Every investor would love to stumble upon the perfect stock. But will you ever really find a stock that provides everything you could possibly want?

One thing's for sure: You'll never discover truly great investments unless you actively look for them. Let's discuss the ideal qualities of a perfect stock, then decide if H&R Block (NYSE: HRB) fits the bill.

The quest for perfection
Stocks that look great based on one factor may prove horrible elsewhere, making due diligence a crucial part of your investing research. The best stocks excel in many different areas, including these important factors:

  • Growth. Expanding businesses show healthy revenue growth. While past growth is no guarantee that revenue will keep rising, it's certainly a better sign than a stagnant top line.
  • Margins. Higher sales mean nothing if a company can't produce profits from them. Strong margins ensure that company can turn revenue into profit.
  • Balance sheet. At debt-laden companies, banks and bondholders compete with shareholders for management's attention. Companies with strong balance sheets don't have to worry about the distraction of debt.
  • Money-making opportunities. Return on equity helps measure how well a company is finding opportunities to turn its resources into profitable business endeavors.
  • Valuation. You can't afford to pay too much for even the best companies. By using normalized figures, you can see how a stock's simple earnings multiple fits into a longer-term context.
  • Dividends. For tangible proof of profits, a check to shareholders every three months can't be beat. Companies with solid dividends and strong commitments to increasing payouts treat shareholders well.

With those factors in mind, let's take a closer look at H&R Block.


What We Want to See


Pass or Fail?

Growth 5-Year Annual Revenue Growth > 15% (0.5%) Fail
  1-Year Revenue Growth > 12% 8.2% Fail
Margins Gross Margin > 35% 36.7% Pass
  Net Margin > 15% 9% Fail
Balance Sheet Debt to Equity < 50% 128.1% Fail
  Current Ratio > 1.3 0.95 Fail
Opportunities Return on Equity > 15% 47.8% Pass
Valuation Normalized P/E < 20 11.50 Pass
Dividends Current Yield > 2% 4.9% Pass
  5-Year Dividend Growth > 10% 3.3% Fail
  Total Score   4 out of 10

Source: S&P Capital IQ. Total score = number of passes.

Since we looked at H&R Block last year, the company has kept the same four-point score. The stock, however, has had decent performance despite an up-and-down year for the company.

H&R Block is well-known as a preparer of tax returns. Yet live preparation has largely given way to tax software, presenting H&R Block with a conundrum in developing a long-term strategy. Moreover, given that HSBC (NYSE: HBC) ended its agreement with H&R Block to finance refund-anticipation loans, one of the big draws for its services could be in jeopardy.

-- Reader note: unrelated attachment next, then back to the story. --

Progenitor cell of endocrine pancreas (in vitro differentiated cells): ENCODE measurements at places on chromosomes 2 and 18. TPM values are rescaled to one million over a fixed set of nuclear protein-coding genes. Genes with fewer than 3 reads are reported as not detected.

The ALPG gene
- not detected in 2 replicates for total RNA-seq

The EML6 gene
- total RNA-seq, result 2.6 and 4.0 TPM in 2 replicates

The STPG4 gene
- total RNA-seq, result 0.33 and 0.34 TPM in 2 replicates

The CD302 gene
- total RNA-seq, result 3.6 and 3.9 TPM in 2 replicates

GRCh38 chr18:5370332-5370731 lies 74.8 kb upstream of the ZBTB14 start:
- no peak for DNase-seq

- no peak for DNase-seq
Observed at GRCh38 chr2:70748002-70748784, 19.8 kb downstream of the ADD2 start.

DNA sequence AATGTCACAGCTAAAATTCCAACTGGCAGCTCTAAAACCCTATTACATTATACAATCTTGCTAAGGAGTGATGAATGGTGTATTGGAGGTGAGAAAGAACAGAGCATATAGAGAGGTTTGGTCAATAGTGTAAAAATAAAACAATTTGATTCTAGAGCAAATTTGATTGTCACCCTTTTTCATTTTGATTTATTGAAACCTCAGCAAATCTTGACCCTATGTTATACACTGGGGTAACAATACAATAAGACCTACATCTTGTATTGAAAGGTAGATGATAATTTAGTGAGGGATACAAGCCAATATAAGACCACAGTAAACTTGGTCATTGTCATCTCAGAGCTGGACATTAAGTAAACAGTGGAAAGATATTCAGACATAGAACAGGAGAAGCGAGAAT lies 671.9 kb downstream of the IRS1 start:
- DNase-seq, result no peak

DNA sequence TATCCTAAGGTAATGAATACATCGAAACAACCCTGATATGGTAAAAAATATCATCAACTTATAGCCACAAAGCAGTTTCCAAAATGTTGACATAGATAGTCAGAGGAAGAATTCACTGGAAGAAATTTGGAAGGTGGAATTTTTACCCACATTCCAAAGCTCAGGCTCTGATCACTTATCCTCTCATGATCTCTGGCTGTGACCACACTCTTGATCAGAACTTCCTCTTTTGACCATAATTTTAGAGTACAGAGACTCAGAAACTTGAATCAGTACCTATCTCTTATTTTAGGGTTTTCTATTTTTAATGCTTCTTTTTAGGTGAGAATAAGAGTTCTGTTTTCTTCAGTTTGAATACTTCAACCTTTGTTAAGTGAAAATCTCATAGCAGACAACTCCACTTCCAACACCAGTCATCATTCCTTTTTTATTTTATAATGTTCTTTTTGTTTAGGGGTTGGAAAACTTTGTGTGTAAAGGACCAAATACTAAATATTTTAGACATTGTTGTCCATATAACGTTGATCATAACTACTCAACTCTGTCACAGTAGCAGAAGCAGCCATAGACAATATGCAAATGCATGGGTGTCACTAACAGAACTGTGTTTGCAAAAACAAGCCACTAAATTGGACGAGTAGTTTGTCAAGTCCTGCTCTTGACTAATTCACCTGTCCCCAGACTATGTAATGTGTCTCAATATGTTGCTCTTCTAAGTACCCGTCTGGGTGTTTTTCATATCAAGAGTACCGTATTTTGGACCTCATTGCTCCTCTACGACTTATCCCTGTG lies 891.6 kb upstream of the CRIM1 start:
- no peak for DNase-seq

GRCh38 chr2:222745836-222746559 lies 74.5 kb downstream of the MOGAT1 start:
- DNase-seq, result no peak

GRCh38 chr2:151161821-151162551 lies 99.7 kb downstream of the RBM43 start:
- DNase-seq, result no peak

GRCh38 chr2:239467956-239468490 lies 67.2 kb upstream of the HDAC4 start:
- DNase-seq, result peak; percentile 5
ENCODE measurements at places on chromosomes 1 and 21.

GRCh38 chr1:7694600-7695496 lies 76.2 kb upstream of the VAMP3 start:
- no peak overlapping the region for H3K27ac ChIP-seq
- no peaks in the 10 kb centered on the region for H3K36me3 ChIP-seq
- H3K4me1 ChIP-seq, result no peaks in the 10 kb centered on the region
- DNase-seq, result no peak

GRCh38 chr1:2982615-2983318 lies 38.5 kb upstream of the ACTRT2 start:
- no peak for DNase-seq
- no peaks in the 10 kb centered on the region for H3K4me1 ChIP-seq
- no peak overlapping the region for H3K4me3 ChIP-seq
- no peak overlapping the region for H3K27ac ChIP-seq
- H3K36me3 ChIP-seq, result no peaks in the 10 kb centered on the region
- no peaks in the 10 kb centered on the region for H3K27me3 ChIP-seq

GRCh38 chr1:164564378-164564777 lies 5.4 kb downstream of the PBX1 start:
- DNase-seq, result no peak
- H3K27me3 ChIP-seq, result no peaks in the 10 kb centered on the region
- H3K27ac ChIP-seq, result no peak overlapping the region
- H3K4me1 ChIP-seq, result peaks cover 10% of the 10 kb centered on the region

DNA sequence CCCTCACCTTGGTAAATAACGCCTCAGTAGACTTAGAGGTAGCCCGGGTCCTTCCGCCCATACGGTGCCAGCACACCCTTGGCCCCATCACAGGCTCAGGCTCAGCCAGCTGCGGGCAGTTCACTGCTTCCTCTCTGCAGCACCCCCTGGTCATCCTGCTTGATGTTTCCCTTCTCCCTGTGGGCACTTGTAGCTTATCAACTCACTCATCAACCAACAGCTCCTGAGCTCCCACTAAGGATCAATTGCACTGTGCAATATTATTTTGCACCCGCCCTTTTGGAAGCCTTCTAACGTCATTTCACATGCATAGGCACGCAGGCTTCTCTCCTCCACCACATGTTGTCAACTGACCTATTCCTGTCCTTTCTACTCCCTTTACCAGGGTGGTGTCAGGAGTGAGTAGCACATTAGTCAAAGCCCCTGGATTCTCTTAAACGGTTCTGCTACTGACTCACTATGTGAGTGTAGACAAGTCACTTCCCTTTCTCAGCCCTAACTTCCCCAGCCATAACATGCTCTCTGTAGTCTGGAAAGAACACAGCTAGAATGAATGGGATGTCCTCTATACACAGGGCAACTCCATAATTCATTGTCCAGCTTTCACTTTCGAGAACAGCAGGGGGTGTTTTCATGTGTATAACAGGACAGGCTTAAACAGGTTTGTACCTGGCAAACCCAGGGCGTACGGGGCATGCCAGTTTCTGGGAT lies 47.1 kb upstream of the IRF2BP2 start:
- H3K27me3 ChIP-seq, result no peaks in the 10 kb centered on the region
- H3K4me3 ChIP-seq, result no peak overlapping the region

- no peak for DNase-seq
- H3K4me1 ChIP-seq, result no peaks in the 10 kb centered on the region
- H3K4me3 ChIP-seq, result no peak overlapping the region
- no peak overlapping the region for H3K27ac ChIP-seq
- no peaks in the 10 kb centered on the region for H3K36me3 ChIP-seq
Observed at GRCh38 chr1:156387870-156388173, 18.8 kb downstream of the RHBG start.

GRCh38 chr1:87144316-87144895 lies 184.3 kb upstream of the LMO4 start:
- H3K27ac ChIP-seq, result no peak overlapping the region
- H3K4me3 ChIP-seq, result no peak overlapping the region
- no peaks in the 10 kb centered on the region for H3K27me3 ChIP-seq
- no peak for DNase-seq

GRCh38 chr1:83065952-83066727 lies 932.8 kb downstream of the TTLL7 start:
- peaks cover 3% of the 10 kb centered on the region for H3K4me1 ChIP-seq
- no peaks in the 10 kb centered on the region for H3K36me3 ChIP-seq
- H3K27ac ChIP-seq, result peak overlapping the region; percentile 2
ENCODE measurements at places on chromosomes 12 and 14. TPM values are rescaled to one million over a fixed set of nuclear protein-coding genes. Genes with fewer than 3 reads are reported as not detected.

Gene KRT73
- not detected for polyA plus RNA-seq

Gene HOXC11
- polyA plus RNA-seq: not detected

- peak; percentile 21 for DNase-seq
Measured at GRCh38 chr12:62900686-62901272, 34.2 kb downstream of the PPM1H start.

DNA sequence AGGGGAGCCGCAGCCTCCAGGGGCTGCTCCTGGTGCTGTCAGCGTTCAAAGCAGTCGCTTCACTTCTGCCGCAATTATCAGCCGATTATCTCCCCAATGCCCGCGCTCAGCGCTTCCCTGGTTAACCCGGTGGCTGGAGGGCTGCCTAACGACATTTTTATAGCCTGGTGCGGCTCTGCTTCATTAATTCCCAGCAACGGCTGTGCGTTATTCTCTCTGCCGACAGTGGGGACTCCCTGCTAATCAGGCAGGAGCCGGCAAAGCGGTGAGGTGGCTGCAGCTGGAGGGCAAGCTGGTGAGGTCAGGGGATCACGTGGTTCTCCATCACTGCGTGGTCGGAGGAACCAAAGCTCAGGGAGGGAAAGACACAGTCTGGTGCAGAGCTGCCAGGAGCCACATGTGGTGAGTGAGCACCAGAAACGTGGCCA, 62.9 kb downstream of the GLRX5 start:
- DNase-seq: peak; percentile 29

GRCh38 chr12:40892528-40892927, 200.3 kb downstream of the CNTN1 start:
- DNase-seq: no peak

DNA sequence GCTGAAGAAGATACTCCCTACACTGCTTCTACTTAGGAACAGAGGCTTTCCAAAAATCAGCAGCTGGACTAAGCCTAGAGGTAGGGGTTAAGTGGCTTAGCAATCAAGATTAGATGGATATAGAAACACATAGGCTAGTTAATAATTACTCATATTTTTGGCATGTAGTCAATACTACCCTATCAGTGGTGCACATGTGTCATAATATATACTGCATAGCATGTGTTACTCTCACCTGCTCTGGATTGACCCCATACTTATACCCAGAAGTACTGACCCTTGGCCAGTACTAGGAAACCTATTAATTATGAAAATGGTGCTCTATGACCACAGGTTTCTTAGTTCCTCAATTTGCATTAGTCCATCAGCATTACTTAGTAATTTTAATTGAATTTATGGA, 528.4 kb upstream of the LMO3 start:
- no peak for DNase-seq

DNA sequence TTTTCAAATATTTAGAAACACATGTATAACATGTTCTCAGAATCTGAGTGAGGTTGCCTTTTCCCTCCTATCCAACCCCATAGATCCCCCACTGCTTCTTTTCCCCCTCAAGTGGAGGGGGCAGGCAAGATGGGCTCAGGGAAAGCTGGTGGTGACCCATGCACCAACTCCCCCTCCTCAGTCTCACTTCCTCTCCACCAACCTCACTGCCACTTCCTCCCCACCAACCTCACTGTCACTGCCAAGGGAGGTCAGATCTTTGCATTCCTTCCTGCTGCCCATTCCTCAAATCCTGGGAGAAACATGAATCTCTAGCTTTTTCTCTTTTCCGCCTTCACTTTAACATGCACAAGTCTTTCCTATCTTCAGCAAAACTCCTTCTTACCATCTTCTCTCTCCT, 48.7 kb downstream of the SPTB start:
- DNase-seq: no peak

H&R Block had tried to muscle up against rival Intuit (Nasdaq: INTU) and its TurboTax service by seeking to acquire TaxACT. But the Justice Department wouldn't allow that deal to go through because of the potential antitrust implications. Another problem has been that Sears Holdings (Nasdaq: SHLD), whose Sears stores have long housed tax-prep services, has been ailing. H&R Block also has some services available at select Wal-Mart (NYSE: WMT) locations, though, so it isn't entirely dependent on Sears for its exposure to retail customers.

Late last year, the stock plunged after H&R Block announced earnings that missed expectations. But the better news was that the company had completed the sale of its RSM McGladrey consulting business, one of its non-core businesses that had drawn attention away from its primary tax-preparation services. In the long run, focusing on tax-prep seems like the best way for H&R Block to make the most of its well-known brand.

In the long run, for H&R Block to get closer to perfection, it needs to find a way to answer Intuit in the tax software realm. Without draws like refund-loans to pull in customers, H&R Block could be facing big problems going forward.

Keep searching
No stock is a sure thing, but some stocks are a lot closer to perfect than others. By looking for the perfect stock, you'll go a long way toward improving your investing prowess and learning how to separate out the best investments from the rest.

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Fool contributor Dan Caplinger doesn't own shares of the companies mentioned. The Motley Fool owns shares of Wal-Mart. Motley Fool newsletter services have recommended buying shares of and creating a diagonal call position in Wal-Mart. We Fools may not all hold the same opinions, but we all believe that considering a diverse range of insights makes us better investors. The Fool has a disclosure policy.